|Under its congressional charter, Howard
was affirmed as " a university for the education of youth in the liberal arts and
sciences" with an original configuration of normal, collegiate, theological, law,
medicine, and agriculture departments. Of
greater historical significance, Howards incorporators, who also comprised the first
Board of Trustees, confirmed their faith in the institution by adopting a policy ensuring
the University forever open to all individuals irrespective of race, sex, creed or
national origin. Howards founding
policy guaranteed its unique position in higher education as the first American university
operating on the basis of a non-discriminatory admissions policy. Because of this
extraordinary credo, Howards incorporators are justifiably identified as men of
noble vision who perceived the Universitys creation as symbolizing several societal
challenges of the period: the challenge of African American participation in the
university educational process; the challenge of creating and sustaining a biracial
allegiance to support a diverse university community; the challenge of financial
institutional solvency in a complex societal environment; and the challenge of completing
successfully a bold experiment of cosmopolitan dimensions.
The first societal challenge arising from Howards creation was directed toward African Americans. Howards Christian founders proffered the university as an educational vehicle that African Americans had to support and actively participate in its development. For the founders, Howard was one instrumentality enabling African Americans to pursue their long-sought aspirations of individual self-sufficiency, of producing educated race leaders and cadres of professional men and women, and of producing a knowledge-based consciousness and intellectual foundation affording the race the capability of successfully existing, interacting and prospering in American society.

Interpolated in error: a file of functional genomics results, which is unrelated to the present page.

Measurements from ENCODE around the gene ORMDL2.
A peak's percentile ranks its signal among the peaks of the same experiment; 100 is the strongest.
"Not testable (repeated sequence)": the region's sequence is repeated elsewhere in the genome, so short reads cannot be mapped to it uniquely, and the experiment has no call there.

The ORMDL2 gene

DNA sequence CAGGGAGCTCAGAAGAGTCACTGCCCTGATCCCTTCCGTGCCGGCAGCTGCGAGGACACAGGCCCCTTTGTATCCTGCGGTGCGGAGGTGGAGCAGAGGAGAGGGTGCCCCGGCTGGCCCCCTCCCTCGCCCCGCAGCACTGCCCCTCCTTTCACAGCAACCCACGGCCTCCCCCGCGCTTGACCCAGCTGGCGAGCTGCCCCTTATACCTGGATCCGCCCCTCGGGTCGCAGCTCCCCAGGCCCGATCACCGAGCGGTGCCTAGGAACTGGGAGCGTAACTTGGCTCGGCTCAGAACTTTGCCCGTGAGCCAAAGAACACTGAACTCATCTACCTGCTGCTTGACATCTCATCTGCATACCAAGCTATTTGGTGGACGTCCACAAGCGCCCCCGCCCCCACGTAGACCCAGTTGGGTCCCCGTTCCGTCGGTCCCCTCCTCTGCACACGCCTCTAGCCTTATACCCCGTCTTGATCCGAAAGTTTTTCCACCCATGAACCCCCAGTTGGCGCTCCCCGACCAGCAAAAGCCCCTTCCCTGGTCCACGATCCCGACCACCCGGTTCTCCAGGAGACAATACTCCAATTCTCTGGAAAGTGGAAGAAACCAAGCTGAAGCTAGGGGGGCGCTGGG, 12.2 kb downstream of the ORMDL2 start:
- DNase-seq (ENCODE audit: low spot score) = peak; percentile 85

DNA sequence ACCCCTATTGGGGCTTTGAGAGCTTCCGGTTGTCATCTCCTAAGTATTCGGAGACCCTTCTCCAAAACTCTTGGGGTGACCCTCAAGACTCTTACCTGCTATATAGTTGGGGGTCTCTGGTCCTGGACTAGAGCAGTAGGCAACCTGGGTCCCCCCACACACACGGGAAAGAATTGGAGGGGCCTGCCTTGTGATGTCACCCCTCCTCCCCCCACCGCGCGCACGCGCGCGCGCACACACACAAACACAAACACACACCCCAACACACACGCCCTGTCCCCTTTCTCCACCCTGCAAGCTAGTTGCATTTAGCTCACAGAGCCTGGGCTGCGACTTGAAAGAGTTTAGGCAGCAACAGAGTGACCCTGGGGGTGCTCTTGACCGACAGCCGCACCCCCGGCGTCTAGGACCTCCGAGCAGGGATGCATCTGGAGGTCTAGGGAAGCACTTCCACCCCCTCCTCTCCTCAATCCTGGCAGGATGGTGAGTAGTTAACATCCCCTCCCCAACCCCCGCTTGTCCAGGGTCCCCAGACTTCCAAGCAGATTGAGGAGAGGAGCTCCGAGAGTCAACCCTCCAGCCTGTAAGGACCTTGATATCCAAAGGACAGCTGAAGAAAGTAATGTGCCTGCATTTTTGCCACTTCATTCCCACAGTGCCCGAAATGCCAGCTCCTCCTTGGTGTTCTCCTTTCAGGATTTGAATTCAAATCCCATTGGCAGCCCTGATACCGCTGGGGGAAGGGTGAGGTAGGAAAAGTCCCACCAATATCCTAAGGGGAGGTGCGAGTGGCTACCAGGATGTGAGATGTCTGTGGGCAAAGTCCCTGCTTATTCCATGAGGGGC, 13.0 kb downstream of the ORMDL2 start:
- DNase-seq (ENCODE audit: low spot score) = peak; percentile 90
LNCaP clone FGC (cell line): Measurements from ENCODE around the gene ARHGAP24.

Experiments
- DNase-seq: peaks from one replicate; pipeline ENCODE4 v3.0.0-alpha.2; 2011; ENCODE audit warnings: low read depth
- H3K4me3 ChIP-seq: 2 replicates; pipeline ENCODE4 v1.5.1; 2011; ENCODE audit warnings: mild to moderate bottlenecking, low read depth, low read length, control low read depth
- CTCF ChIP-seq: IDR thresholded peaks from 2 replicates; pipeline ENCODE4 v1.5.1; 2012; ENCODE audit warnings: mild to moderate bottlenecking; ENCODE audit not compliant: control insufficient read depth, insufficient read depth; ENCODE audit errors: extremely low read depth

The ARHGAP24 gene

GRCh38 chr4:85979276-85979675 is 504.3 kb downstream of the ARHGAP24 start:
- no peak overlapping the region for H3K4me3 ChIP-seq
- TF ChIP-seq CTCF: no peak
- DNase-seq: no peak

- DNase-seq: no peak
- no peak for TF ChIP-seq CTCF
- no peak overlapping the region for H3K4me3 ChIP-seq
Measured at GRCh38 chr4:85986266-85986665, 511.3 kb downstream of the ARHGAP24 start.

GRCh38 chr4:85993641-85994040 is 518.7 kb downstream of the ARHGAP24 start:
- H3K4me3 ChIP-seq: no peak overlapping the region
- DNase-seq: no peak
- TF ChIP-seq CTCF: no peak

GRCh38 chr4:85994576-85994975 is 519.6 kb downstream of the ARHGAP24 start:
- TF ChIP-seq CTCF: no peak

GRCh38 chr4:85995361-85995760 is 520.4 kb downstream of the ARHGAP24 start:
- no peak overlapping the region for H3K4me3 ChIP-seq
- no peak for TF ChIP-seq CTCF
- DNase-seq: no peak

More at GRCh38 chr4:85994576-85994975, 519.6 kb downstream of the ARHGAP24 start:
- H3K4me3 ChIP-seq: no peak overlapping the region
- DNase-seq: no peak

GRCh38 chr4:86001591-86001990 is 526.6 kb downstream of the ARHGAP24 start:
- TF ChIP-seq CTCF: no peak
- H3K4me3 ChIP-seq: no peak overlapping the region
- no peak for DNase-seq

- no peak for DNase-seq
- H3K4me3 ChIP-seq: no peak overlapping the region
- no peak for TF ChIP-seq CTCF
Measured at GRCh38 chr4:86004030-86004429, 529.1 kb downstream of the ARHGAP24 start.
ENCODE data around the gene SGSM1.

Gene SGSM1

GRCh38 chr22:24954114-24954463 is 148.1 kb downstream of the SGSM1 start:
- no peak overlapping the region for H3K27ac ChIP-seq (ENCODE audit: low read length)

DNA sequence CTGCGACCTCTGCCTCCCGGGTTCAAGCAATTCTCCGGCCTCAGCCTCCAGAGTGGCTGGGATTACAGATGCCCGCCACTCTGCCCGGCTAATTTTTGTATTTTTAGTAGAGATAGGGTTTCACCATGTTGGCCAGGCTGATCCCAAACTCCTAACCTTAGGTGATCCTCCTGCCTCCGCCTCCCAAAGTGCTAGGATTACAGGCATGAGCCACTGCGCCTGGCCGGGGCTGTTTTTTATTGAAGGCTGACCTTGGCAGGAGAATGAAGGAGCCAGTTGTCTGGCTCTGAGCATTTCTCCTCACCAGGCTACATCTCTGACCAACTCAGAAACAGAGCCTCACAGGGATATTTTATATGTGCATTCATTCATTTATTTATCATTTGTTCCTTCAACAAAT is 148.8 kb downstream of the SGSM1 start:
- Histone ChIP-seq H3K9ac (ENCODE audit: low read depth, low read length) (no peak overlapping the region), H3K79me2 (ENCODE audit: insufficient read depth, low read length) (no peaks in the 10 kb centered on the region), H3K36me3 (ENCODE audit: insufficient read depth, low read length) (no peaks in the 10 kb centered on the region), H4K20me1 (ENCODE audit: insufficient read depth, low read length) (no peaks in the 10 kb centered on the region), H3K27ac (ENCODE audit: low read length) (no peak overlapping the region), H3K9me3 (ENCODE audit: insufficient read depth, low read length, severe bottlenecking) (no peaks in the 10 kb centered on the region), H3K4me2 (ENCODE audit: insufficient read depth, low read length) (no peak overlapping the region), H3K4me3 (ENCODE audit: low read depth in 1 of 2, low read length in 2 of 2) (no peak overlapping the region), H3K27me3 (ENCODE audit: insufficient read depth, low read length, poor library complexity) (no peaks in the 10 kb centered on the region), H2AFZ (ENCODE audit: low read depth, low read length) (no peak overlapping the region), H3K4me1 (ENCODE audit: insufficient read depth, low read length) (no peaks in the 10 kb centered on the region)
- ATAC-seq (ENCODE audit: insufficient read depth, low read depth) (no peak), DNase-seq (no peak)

African Americans met the founders challenge. From 1865 to 1910, they, and many others, eagerly applied for admission into Howard. Males and females, old and young, single and married, white and black, native and foreign, and individuals of literate, semi-literate and illiterate capacities engaged in the Howard experience. The university enrollment by 1910 reached 1, 382.